A police motorbike officer seen mocking a group of cyclists on Castle Peak Road was “dealing with a complaint about bicycle [sic] occupying the lane,” according to a police spokeswoman.
In a video shared widely on Facebook and Whatsapp, the officer speeds up to the group of cyclists approaching Tsing Lung Tau, and attempts a pastiche of cyclists’ “dancing on the pedals”, swaying his bike from side to side several times before speeding off.
A senior Hong Kong Island police officer who wished to remain anonymous said he “was not sure of the reason behind such a stupid and inappropriate act. I believe my colleagues in Traffic New Territories will look into the case seriously.”
“If he is under my command, he will be off motorcycle patrol immediately,” says the source.
A spokeswoman says the matter is under investigation.
“When police officers drive vehicles to perform their duties, they should abide by relevant traffic laws and road safety under any circumstances,” says the spokeswoman.
“The police are learning about the incident, and if someone is found to have violated regulations, they must follow up seriously,” she says.
Cycling advocacy groups have called on the police to answer questions on why police were harassing cyclists in the first place. Cycling is legal on almost all roads and, according to the latest Road Users Code, cyclists should ride in the centre of a narrow lane – one that cannot safely accommodate a bicycle and motor vehicle side by side.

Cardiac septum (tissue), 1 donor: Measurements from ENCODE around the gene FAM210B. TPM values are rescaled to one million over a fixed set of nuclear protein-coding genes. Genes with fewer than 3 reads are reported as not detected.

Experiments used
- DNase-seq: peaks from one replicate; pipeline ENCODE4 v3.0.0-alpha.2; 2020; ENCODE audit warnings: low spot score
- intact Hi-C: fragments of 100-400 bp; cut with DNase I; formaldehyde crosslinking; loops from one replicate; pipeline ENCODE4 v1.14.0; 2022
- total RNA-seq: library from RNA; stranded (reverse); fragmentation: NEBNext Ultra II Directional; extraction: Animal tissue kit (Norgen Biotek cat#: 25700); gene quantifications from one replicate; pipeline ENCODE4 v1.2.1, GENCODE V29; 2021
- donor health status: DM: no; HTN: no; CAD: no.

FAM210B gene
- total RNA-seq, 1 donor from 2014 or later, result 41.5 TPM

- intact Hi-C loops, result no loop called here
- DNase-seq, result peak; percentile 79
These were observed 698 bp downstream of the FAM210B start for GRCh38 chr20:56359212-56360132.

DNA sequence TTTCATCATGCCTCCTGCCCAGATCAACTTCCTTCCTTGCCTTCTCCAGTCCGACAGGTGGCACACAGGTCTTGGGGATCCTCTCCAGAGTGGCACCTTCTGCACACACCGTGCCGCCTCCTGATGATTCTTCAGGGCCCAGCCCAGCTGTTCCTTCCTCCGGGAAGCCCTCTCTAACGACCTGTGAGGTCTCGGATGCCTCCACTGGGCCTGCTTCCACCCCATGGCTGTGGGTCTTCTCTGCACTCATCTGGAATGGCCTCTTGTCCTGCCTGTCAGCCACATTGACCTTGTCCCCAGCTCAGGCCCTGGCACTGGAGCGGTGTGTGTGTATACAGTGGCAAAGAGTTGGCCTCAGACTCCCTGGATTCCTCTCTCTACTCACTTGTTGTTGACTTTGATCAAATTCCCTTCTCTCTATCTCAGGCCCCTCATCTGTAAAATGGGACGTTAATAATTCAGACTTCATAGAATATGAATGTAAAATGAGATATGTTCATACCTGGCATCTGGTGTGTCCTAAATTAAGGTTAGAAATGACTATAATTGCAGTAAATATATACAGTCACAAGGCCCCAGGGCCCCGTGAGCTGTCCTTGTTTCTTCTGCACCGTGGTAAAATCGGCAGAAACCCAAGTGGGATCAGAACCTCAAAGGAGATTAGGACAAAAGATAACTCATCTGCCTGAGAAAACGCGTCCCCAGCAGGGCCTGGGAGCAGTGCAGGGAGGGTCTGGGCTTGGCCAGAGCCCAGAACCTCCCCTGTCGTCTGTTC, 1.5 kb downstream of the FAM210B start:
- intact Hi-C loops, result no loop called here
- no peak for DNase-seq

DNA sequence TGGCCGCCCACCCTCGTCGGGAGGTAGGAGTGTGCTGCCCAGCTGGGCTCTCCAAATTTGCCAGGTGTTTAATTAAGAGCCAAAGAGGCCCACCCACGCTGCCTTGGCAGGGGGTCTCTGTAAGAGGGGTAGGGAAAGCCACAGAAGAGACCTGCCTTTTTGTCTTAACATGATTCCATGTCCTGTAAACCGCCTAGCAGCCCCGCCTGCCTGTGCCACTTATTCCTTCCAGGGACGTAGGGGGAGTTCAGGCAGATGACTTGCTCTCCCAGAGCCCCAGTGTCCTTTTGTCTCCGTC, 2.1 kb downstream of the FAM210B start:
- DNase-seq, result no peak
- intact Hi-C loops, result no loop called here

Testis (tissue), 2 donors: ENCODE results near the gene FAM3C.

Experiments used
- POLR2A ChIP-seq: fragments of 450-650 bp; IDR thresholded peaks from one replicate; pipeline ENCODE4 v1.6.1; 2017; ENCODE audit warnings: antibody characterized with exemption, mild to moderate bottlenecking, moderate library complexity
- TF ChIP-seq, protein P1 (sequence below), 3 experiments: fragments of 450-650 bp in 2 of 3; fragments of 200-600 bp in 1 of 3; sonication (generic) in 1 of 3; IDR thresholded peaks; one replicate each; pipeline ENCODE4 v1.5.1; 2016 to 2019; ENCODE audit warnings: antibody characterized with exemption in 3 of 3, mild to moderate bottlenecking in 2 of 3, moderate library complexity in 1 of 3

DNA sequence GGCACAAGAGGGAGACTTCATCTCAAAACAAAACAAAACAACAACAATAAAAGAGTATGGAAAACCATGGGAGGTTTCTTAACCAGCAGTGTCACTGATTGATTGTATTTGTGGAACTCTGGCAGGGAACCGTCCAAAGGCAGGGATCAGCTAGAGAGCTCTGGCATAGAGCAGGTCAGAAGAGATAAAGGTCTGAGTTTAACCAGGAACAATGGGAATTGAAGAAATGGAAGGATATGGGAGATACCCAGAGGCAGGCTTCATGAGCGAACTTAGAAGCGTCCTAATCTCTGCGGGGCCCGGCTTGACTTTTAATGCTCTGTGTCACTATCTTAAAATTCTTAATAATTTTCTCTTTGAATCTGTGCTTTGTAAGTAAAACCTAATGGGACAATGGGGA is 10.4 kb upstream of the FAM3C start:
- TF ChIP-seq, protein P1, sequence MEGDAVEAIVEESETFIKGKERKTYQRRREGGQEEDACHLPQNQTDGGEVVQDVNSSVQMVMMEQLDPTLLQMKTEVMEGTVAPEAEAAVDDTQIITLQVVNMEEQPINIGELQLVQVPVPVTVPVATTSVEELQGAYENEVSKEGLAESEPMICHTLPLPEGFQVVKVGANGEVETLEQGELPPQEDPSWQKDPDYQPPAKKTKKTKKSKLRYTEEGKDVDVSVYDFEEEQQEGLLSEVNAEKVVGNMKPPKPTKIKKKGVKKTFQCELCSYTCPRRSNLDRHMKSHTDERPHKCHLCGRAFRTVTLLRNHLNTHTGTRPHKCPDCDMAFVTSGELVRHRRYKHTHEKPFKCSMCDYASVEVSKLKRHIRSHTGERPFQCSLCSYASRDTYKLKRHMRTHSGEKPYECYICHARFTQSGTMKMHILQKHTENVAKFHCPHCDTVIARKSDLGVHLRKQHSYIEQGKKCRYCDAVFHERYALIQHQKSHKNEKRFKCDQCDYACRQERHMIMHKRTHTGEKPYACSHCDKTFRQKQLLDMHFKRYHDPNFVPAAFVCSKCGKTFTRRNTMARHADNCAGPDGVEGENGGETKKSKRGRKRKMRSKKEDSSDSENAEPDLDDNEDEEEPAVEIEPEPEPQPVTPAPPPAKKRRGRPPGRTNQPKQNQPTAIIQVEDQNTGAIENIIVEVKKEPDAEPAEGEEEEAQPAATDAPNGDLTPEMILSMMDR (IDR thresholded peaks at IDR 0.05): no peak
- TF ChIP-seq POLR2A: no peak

Last year, Transport Department removed from its Road Users Code outdated advice to ride “about 1/2 metre away” from the kerb.
The incident comes days after a police crackdown on Hong Kong’s 16th “Ride of Silence”, a socially-distanced event to commemorate the 16 cyclists who died on Hong Kong’s roads in 2020. Around fourteen HK$5,000 tickets were given to those who showed up to the event, even as they stood in appropriately small groups around the TST start point. Organiser Martin Turner said the police action was “heavy handed”.
A group of four cyclists from the event (including this reporter) was later stopped at a Nathan Road roadblock, with officers warning the group to disband as it was “on the boundary” of the legal limit of group gatherings, according to the road block officer, and “cycling past anyone else would make you a group of five”.
Categories: Law and Enforcement, On the Roads, Transit
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